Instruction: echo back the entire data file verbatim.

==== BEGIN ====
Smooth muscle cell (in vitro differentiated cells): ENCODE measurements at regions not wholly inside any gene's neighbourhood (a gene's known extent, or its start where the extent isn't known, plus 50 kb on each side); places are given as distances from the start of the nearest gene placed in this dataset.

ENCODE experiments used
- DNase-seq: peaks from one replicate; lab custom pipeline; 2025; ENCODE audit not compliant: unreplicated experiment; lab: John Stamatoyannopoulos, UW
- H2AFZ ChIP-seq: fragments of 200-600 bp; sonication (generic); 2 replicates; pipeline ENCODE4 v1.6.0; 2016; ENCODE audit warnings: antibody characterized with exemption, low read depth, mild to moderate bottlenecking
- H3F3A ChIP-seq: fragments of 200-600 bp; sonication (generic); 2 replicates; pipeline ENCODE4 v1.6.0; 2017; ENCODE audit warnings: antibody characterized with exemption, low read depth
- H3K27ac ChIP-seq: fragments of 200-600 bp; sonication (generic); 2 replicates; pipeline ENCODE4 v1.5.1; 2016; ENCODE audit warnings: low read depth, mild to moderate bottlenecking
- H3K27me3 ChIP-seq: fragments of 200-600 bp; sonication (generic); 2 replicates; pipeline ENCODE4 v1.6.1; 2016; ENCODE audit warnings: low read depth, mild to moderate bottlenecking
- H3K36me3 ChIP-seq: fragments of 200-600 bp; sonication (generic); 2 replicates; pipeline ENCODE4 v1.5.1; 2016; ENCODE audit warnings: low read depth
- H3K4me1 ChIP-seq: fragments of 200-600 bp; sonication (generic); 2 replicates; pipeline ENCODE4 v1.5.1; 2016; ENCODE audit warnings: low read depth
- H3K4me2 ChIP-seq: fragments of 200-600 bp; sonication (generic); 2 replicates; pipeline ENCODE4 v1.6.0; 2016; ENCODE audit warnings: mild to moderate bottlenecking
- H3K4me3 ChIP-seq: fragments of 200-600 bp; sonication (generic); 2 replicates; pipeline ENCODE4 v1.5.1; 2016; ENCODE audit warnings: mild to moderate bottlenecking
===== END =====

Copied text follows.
Smooth muscle cell (in vitro differentiated cells): ENCODE measurements at regions not wholly inside any gene's neighbourhood (a gene's known extent, or its start where the extent isn't known, plus 50 kb on each side); places are given as distances from the start of the nearest gene placed in this dataset.

ENCODE experiments used
- DNase-seq: peaks from one replicate; lab custom pipeline; 2025; ENCODE audit not compliant: unreplicated experiment; lab: John Stamatoyannopoulos, UW
- H2AFZ ChIP-seq: fragments of 200-600 bp; sonication (generic); 2 replicates; pipeline ENCODE4 v1.6.0; 2016; ENCODE audit warnings: antibody characterized with exemption, low read depth, mild to moderate bottlenecking
- H3F3A ChIP-seq: fragments of 200-600 bp; sonication (generic); 2 replicates; pipeline ENCODE4 v1.6.0; 2017; ENCODE audit warnings: antibody characterized with exemption, low read depth
- H3K27ac ChIP-seq: fragments of 200-600 bp; sonication (generic); 2 replicates; pipeline ENCODE4 v1.5.1; 2016; ENCODE audit warnings: low read depth, mild to moderate bottlenecking
- H3K27me3 ChIP-seq: fragments of 200-600 bp; sonication (generic); 2 replicates; pipeline ENCODE4 v1.6.1; 2016; ENCODE audit warnings: low read depth, mild to moderate bottlenecking
- H3K36me3 ChIP-seq: fragments of 200-600 bp; sonication (generic); 2 replicates; pipeline ENCODE4 v1.5.1; 2016; ENCODE audit warnings: low read depth
- H3K4me1 ChIP-seq: fragments of 200-600 bp; sonication (generic); 2 replicates; pipeline ENCODE4 v1.5.1; 2016; ENCODE audit warnings: low read depth
- H3K4me2 ChIP-seq: fragments of 200-600 bp; sonication (generic); 2 replicates; pipeline ENCODE4 v1.6.0; 2016; ENCODE audit warnings: mild to moderate bottlenecking
- H3K4me3 ChIP-seq: fragments of 200-600 bp; sonication (generic); 2 replicates; pipeline ENCODE4 v1.5.1; 2016; ENCODE audit warnings: mild to moderate bottlenecking